Football

Cross Hopes Familiarity Breeds Success

GoJackets
Izaan Cross is looking forward to the opportunity to face the Air Force offense.

GoJackets
Izaan Cross is looking forward to the opportunity to face the Air Force offense.
GoJackets

Dec. 19, 2010

By Matt Winkeljohn
Sting Daily

It won't exactly be like looking in a mirror when Georgia Tech plays Air Force next week, but when the Yellow Jackets try to slow the Cadets' offense, they won't be starting from scratch.

Both teams in the Independence Bowl run similar offenses, featuring the option/triple option, and Tech sophomore defensive end Izaan Cross is looking forward to what he sees as an opportunity.

Where many defenders - or at least defensive coordinators -- dread facing the option because they see it infrequently, Cross likes both the idea that he has an idea what to expect, and that he figures to be left unblocked a fair amount of the time. That'll be a change.

"If you look a lot of times when teams play against us, the defensive linemen get high tackle numbers," he said. "I think we're going to get a lot of chances to make plays."

Cross said patience will be more important when playing Air Force, which much like Tech favors cut blocking on the edges in many situations.

"Usually, when you play against the option, we've got to worry about our lateral quickness as opposed to playing power," he said. "A lot of teams just try to veer block us, when the offensive tackle bypasses us to go to the next level, to a linebacker. We've got to get a hand on them so they won't get to our linebackers. We've got to get our feet square."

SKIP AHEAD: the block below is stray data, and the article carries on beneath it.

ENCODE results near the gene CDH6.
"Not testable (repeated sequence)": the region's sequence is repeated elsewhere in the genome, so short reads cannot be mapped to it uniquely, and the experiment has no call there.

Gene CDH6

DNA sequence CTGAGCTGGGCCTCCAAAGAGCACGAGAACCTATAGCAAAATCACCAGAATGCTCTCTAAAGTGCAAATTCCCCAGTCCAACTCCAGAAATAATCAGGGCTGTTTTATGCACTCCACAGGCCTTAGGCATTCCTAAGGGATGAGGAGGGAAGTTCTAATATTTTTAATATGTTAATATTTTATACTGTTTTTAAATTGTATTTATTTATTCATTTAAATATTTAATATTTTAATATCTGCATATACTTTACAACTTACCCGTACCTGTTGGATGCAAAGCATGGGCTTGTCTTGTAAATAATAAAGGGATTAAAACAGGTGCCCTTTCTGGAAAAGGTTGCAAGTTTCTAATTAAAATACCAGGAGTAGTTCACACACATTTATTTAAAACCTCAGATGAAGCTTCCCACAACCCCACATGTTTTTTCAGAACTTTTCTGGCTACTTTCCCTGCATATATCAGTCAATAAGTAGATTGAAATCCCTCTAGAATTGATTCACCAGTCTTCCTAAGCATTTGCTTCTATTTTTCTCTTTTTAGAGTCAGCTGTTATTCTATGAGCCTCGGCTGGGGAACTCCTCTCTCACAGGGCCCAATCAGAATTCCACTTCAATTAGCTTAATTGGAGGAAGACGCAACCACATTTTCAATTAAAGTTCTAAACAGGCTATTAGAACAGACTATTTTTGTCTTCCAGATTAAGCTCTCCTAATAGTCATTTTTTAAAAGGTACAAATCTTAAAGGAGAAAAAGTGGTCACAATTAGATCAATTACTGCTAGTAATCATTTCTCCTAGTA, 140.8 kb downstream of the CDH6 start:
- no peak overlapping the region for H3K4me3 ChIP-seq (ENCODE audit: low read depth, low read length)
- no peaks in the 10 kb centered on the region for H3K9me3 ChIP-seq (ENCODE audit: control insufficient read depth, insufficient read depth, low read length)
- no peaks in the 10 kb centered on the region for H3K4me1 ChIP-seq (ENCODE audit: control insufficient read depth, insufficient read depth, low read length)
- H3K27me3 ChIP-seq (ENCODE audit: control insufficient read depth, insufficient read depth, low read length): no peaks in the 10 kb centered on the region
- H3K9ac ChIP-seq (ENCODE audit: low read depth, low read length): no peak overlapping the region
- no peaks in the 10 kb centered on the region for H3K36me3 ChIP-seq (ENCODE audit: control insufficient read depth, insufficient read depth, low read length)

Tech led the nation in rushing this season, averaging 327 yards per game on the ground, and Air Force was No. 2 at 317.92. The Cadets also passed for about 119 yards per game to Tech's 87.

The Academy mixes up its offensive approach a little more than Tech typically does, blending in some I-formation, and using a tight end from time to time.

"We just have to be sound, and play our block," Cross said. "We (the ends) are mostly concerned about the tackle; he sometimes leads us to where the play is going."

Bonus . . .

Faithful reader Glenn Godbee weighed in Sunday on the question I asked yesterday about whether or not parents should step in when they believe their children are of a certain age and break the news about Santa Claus. Here's an abbreviated version:

 

 

I, too, agree that Santa isn't a discussion for parents or anyone else to be discussing with children, whether theirs or not, on the existence or not, of said personality. While it has been widely disseminated that this person may not exist, I am of the belief that no one has ever proven that as fact and there is, and always will be the possibility and likelihood of Santa's continued relevance in this world and especially at this time of year and even more with the younger crowd. What kind of warped personality would want to destroy such a benevolent tradition and ideal in a child's eyes and mind? Today's world and news is heavy enough without adding unnecessarily to it any sooner than necessary.

P.S. I heard from a couple readers Sunday that they'd been dropped off the circulation list of Sting Daily. Hey, it's happened to me as well. Some people far more technically-oriented are trying to get to the bottom of that. If you are still connected, but know somebody who has lost his/her connection with Tech reality, let them know they have not fallen into the margins. They're victims of a glitch that will hopefully be addressed soon.

However, if for some reason you stop getting your Sting Daily, send an e-mail to this gentleman and he will fix it almost immediately: tom.chee@cbsinteractive.com

Comments to stingdaily@gmail.com.

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